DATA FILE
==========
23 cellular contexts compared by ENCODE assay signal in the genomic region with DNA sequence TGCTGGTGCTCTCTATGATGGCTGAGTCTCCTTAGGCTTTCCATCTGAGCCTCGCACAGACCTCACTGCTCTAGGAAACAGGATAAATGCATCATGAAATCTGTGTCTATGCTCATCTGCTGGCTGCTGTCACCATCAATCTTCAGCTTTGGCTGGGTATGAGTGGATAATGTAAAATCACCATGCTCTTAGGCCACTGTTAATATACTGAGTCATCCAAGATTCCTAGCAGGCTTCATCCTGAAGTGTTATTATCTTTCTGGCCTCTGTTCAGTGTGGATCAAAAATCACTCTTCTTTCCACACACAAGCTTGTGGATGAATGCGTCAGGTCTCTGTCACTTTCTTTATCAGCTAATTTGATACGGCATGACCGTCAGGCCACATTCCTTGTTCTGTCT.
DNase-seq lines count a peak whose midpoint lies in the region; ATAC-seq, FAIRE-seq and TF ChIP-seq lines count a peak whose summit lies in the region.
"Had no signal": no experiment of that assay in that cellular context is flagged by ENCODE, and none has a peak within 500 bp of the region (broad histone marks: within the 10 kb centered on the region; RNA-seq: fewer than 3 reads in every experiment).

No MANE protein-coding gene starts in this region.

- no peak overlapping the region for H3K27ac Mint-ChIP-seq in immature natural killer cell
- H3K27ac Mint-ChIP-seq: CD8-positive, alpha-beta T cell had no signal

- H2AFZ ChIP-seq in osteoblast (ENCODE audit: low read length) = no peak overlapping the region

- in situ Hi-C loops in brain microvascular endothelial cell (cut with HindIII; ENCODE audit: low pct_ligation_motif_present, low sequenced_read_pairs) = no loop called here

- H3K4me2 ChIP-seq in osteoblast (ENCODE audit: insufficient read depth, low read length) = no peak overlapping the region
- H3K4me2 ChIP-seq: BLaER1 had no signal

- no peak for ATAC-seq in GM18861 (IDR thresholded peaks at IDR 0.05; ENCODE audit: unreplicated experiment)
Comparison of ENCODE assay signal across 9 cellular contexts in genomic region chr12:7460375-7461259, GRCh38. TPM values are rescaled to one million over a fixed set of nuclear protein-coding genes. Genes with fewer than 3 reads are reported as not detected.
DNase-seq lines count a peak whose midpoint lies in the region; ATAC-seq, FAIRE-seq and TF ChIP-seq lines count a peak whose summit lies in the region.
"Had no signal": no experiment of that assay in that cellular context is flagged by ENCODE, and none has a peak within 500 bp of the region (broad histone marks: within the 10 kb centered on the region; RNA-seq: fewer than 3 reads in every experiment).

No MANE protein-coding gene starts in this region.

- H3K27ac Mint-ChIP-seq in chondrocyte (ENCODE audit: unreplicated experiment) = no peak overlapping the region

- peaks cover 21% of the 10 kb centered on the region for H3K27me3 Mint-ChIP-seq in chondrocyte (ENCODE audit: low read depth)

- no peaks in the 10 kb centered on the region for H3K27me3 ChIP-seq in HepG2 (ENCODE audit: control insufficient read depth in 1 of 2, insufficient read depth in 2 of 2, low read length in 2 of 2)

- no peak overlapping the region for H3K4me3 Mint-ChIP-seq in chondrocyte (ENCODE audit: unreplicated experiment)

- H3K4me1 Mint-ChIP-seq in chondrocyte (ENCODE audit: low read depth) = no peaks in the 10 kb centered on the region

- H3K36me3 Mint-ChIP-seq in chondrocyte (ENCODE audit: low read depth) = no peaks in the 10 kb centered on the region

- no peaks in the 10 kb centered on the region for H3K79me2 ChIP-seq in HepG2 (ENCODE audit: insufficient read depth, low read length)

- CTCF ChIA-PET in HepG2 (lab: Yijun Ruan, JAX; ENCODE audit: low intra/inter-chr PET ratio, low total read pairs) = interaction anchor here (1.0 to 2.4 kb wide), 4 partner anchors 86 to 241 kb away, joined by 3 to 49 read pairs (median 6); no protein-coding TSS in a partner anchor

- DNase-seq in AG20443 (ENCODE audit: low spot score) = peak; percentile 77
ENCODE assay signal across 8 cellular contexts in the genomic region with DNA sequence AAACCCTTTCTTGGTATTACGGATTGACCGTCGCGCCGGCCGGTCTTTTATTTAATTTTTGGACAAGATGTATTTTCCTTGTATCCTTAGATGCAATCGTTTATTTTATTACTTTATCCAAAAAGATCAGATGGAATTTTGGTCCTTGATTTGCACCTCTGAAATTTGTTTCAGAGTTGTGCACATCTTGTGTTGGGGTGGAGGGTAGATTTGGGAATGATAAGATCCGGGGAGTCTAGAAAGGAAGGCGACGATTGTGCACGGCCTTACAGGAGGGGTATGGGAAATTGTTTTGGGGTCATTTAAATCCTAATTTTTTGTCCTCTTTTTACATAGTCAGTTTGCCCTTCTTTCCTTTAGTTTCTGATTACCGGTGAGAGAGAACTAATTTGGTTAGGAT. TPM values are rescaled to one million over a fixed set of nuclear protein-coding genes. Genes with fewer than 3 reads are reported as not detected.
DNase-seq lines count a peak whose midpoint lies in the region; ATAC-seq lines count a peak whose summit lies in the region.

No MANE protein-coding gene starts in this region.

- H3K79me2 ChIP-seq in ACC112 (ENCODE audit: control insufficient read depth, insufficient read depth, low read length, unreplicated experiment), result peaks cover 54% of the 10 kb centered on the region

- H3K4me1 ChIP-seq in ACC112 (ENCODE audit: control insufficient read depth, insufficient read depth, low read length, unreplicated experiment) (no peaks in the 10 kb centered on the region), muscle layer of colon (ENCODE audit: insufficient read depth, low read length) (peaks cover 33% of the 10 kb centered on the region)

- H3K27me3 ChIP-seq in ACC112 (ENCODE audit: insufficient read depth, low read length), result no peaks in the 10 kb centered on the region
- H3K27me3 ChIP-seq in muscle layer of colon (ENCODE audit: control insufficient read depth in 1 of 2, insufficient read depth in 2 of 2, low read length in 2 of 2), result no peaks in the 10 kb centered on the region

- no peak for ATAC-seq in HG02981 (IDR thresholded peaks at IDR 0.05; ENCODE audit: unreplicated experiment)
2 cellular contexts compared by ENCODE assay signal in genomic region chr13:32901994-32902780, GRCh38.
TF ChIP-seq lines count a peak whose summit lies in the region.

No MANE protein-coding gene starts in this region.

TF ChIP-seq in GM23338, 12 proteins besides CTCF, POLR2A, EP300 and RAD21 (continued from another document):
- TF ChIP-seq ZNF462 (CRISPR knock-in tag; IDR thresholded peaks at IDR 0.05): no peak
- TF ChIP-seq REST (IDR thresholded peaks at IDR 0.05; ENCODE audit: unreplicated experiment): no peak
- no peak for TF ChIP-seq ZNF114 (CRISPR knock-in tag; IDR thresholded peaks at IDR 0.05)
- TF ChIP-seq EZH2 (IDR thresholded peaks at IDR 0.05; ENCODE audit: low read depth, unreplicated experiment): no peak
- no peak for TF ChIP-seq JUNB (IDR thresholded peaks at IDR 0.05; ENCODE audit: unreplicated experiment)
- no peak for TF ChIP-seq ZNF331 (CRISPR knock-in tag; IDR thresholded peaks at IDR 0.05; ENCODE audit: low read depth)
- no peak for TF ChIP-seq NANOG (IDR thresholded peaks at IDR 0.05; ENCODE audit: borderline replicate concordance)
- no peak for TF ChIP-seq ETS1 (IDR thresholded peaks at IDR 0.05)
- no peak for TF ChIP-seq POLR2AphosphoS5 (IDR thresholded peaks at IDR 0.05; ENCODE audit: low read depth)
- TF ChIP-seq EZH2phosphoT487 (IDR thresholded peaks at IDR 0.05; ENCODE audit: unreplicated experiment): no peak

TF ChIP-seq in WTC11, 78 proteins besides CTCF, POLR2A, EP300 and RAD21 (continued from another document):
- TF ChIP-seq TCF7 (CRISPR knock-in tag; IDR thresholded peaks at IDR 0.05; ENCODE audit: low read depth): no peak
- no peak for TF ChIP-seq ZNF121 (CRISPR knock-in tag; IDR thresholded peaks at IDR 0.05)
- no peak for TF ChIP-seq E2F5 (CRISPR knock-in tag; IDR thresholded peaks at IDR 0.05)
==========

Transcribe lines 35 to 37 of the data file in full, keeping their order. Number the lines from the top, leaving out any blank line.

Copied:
No MANE protein-coding gene starts in this region.

TF ChIP-seq in GM23338, 12 proteins besides CTCF, POLR2A, EP300 and RAD21 (continued from another document):
- TF ChIP-seq ZNF462 (CRISPR knock-in tag; IDR thresholded peaks at IDR 0.05): no peak